You can make a great impression by having a banner next to your table, but make sure the the con organizers will allow it. They tend to take a lot of space so make sure you’re not blocking the aisle or blocking another designer’s demo table. You’ll also need some kind of stand to hang your banner on. I’ve seen banners and stands range in price from $150 to $500 or more. Having a banner is the standard for game designers but I prefer a poster, frame, and tripod. I got my 2 x 3 foot frame and tripod on sale at my local craft store on sale for about $50, and I got a poster printed up at FedEx Office for another $50. I like the tripod and poster because you can easily reuse the hardware for your next game.
Put Together an Awesome Pitch
Pitching your game to passersby may seem very intimidating but it’s actually one of the easiest parts of demoing your game. If someone looks like they’re looking for a game to play, just say a simple, “Hi, how are you?” If they ignore you or act like they have other things to do then I let them go. Otherwise, just ask “Can I tell you about [your game name]?” If they say yes then I recommend giving them two pitches. The first is a 30 second “elevator” pitch which includes the following information:
- Number of players
- Typical game time
- Age range
- Primary game mechanics
Practice this pitch so that you can get through it in 30 seconds or less but still sound clear. Then ask if they have time to hear your “2 minute overview”. If they say yes to this then go much deeper into explaining the game, being sure to include information like:
- Component overview (functions and how they relate to theme)
- What a player does on a typical turn
- Win conditions
I end my pitch by asking if they would like to try my game. I’d say about 75% of the people who hear my Overview pitch agree to play my game. Those that don’t want to play, usually don’t like the theme or mechanic. Sometimes they’re just looking around at all the available games and are not quite ready to commit. If someone seems genuinely interested but doesn’t want to sit down, I give them my business game card which is basically a mini sell sheet (see below).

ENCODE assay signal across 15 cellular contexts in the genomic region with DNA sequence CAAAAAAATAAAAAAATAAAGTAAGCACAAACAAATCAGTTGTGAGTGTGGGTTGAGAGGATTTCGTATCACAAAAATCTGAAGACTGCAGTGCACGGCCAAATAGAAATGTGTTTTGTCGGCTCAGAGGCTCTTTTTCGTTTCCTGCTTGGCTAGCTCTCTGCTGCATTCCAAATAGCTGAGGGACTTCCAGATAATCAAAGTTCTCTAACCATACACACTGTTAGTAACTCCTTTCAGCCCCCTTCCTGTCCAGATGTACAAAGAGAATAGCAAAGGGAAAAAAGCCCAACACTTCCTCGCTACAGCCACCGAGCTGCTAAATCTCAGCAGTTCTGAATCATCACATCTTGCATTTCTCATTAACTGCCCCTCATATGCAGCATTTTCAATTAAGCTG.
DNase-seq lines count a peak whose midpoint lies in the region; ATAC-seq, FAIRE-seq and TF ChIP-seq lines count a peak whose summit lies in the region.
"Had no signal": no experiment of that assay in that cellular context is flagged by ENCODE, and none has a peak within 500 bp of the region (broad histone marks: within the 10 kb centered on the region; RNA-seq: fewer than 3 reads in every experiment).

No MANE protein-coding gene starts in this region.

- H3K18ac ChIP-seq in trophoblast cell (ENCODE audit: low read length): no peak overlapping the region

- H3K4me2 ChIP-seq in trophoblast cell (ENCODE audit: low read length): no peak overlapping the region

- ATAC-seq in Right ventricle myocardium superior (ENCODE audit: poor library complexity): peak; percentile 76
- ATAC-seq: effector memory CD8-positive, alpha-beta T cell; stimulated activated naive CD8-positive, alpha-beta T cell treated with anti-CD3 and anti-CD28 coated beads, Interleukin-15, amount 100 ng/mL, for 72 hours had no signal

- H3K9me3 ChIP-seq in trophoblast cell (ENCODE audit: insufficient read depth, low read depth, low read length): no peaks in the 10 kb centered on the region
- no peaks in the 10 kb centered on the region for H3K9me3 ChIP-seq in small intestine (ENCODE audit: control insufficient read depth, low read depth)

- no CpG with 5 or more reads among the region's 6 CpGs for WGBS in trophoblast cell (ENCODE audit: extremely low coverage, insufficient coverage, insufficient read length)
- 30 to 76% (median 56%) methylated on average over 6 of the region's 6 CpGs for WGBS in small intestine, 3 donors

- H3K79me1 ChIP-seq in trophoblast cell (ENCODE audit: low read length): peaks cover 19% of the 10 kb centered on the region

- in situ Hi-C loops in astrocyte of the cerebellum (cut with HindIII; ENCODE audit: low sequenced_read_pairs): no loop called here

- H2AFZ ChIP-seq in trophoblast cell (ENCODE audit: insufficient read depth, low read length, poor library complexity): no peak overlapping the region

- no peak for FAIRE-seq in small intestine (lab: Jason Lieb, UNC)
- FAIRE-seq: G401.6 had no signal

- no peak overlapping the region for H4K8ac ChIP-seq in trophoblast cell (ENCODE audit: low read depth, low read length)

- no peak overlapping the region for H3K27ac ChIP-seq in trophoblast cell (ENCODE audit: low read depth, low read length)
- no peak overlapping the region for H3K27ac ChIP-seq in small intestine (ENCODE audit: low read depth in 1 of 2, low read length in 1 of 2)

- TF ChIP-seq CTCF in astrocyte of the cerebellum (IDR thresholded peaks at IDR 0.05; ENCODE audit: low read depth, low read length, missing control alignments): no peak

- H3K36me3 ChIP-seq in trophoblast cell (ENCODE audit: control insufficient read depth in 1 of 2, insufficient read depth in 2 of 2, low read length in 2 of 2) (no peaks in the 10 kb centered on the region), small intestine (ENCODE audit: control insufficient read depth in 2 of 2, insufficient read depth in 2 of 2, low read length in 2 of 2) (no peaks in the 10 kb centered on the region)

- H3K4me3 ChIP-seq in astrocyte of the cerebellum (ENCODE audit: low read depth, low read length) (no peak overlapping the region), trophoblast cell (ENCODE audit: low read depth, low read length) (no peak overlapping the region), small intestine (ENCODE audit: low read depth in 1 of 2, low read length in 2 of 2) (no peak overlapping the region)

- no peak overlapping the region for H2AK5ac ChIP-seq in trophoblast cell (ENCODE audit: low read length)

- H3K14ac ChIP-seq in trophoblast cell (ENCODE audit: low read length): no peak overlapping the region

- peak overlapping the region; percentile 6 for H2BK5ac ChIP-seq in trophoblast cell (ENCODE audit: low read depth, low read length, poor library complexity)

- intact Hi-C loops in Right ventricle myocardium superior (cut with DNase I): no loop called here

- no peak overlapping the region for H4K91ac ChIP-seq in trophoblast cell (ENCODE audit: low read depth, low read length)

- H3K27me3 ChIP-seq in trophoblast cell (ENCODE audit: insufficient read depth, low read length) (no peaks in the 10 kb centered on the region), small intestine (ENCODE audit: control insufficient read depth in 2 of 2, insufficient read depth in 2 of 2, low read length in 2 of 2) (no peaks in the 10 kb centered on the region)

If someone says yes, introduce yourself, ask them their name(s), offer them seats, and go into rules explanation. If your game takes longer than an hour to play, some people may not want to play for that long. So be aware that longer games may have limited audiences. You may want to create a shorter demo version of your game, perhaps playing through just a few rounds instead of the entire game. It’s ideal to demo your game in 30 minutes or less, the quicker the demo, the more people you can demo it to.
Take Advantage of your Location or Adapt to it
The location of your demo table is key to getting players. If you can get a spot right next to a high traffic area, you’re golden. However, if you’re tucked away far from the crowd, it may take a little extra effort to find players. At this year’s Gen Con I was placed behind a giant Warhammer 40K space hulk. It was an awesome sight but not exactly ideal for getting attention for my game.
What I ended up doing was grabbing my 3’ x 2’ framed poster, standing next to the high traffic area, and loudly announcing that I was looking for players. However some cons no longer allow you loudly vocalize you’re need for players and will require you wait until you are approached first before you can say anything. This is where having a big sign or prop is a big help. At Gen Con my poster came in very handy. It is easy to take off the tripod and show the crowd. Other designers held up their box to attract players. This is a great idea if you have a decent sized box, but I wouldn’t attempt this with a small box. When barking, it’s a good idea to use a large finished piece of art to attract players.
Gathering players by barking may sound tedious but it’s surprisingly effective, it was my primary method of attracting players at Gen Con. Most other designers I talked to had a similar experience. Many attend cons looking for a unique experience or a “hidden gem” board game before it hits Kickstarter.
Be Mindful of the Changing Crowd
One of the most interesting and important lessons about demoing at a con or game store is how the crowd differs depending on the day of the event. I’ve found slightly changing my pitch to fit the crowd was a big help to getting more players.